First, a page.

A legislative panel in Ohio has cleared four rules proposed by the Ohio Department of Natural Resources (ODNR), which include new requirements for the permitting and construction of oil and natural gas wells and rules governing hydraulic fracturing (fracking).
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Hydraulic fracturing (fracking) took center stage at a House hearing Wednesday on the fiscal year (FY) 2013 Interior Department budget, with Secretary Ken Salazar saying that he hopes that federal government research into the shale gas practice will end “a lot of the hysteria” surrounding the drilling practice.
Cash prices on Friday rose throughout the country except for in the Northeast following Thursday’s strength in futures, but the March contract eased as the market couldn’t shake the stranglehold of moderate weather and plump storage.
A year-old, privately held California micro exploration and production (E&P) company founded by former senior executives from a predecessor Chevron Corp. company (Texaco), Pacific Energy Development Corp. (PEDCO), plans to merge with publicly held Houston-based energy services firm Blast Energy Services to form a new publicly held company headed by PEDCO CEO Frank Ingriselli.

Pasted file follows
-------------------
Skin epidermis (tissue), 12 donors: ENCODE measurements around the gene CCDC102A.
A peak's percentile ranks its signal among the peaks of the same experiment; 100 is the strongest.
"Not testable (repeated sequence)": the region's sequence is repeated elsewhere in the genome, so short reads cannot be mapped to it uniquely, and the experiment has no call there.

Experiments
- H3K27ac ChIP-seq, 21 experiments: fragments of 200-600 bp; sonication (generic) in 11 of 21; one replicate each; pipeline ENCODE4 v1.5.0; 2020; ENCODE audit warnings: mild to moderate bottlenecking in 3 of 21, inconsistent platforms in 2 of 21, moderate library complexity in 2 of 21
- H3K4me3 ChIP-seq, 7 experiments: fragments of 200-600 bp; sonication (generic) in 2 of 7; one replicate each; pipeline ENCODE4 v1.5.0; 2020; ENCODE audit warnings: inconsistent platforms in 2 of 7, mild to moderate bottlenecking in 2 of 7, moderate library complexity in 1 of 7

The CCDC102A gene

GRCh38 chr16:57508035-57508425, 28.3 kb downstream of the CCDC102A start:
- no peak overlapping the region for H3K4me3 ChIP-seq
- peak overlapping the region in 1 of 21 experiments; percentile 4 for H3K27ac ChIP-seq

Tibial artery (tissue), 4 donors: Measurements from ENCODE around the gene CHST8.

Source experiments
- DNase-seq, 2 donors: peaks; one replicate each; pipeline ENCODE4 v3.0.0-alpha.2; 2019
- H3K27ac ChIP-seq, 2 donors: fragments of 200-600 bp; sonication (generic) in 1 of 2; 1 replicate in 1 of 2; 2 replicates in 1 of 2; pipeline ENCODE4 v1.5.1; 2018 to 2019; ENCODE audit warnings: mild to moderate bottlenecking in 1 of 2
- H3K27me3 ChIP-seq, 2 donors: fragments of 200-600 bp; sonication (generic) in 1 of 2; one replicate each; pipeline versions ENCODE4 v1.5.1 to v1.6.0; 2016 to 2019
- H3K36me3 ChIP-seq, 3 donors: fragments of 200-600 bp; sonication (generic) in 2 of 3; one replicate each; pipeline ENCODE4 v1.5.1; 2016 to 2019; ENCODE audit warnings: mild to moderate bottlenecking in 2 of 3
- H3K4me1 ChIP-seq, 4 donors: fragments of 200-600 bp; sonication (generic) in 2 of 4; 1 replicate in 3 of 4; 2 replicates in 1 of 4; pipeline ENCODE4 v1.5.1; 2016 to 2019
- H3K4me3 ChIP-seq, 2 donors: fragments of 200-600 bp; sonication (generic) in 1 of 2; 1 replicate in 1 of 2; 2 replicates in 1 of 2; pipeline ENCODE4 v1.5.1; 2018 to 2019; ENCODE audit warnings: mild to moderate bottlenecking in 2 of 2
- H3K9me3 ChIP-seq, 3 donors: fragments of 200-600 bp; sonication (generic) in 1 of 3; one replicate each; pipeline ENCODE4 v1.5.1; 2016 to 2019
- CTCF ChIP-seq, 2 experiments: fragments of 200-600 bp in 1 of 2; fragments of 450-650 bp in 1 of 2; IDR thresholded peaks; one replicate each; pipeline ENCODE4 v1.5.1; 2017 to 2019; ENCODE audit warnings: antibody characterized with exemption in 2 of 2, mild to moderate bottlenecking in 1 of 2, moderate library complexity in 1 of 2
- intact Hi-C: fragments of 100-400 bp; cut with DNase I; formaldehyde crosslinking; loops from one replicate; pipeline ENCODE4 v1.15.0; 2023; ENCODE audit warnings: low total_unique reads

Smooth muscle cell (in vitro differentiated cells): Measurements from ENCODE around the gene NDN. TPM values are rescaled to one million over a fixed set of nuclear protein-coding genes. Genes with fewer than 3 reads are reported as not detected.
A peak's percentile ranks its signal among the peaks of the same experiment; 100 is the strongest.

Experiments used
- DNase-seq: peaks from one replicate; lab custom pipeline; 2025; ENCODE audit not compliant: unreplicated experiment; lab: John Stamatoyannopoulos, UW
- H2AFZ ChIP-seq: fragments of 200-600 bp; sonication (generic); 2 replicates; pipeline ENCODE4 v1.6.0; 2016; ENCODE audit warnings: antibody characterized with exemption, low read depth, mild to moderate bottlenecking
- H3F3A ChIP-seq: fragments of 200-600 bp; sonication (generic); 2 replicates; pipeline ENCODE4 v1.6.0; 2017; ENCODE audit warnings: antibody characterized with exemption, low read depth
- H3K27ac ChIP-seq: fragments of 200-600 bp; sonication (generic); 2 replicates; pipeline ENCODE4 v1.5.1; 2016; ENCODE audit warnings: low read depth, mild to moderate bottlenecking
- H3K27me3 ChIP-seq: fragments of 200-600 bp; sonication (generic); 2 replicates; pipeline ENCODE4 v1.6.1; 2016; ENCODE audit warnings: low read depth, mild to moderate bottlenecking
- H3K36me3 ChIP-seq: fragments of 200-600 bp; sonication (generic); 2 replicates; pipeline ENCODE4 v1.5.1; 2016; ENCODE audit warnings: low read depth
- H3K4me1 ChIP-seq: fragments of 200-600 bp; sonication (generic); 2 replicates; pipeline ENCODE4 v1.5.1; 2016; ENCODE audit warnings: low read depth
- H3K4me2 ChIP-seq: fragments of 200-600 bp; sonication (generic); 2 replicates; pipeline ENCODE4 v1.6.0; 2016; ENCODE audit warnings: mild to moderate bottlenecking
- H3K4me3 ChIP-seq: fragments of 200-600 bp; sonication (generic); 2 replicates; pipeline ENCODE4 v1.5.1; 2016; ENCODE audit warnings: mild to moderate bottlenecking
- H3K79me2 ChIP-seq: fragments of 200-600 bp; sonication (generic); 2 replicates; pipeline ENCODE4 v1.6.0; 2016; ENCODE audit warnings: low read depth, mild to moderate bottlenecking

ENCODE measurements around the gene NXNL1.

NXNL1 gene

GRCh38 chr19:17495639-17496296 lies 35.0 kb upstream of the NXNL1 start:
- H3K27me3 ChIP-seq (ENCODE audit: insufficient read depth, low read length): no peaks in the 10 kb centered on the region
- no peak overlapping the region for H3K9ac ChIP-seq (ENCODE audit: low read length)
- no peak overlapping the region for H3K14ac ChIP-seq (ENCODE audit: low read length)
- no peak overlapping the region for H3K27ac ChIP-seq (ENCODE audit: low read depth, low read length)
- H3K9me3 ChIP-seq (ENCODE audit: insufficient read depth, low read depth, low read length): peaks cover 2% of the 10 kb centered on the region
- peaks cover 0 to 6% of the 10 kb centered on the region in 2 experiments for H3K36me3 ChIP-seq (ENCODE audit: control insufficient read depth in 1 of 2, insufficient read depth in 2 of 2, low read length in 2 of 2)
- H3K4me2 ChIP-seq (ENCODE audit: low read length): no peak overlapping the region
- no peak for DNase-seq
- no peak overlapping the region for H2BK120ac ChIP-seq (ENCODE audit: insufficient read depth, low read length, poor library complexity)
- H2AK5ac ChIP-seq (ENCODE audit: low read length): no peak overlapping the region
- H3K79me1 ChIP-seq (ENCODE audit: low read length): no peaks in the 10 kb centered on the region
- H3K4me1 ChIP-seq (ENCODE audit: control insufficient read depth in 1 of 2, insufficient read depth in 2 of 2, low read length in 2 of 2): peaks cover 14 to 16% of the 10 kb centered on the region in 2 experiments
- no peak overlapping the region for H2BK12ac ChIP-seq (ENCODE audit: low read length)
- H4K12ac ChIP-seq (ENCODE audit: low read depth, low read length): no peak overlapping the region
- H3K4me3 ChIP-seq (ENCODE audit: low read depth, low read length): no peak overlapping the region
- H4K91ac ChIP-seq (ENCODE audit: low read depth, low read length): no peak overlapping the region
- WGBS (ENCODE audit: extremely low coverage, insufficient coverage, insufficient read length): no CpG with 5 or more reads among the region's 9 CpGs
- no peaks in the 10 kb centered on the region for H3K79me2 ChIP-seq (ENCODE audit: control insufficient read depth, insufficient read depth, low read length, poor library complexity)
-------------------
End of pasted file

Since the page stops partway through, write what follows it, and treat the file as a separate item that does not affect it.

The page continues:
The Pennsylvania House of Representatives voted unanimously against House Bill 1950 on Tuesday, its last day in session for the year, setting the stage for ongoing debates about the matter when lawmakers return from their recess in January.
The House and Senate have reached a hard-fought agreement on pipeline safety legislation (HR 2845), setting the stage for Congress to pass the bill before it adjourns for the year, the leaders of the House Transportation and Infrastructure committee said Thursday.
Pacific Gas and Electric, which has had simultaneous Stage 1 low-inventory/high-inventory OFOs in effect consistently on its California Gas Transmission system since it began them July 8 due to lower pressures from pipe remediation work (see Daily GPI, July 8), said it will have an OFO-free gas day Thursday.
In the environmental debates raging around natural gas and oil drilling in North America, one thing until now has not been in dispute: it takes huge amounts of water to open up reservoir fractures deep underground. However, new technologies developed in Canada, which have been tested in the United States, may offer the energy industry a waterless way forward.
With a drilling industry begun in the mid-1800s and modifications to its decades-old oil and gas law in place, Ohio is well prepared for the kind of shale industry growth that has to varying degrees overwhelmed other states, according to Ohio Oil & Gas Association (OOGA) Executive Vice President Tom Stewart.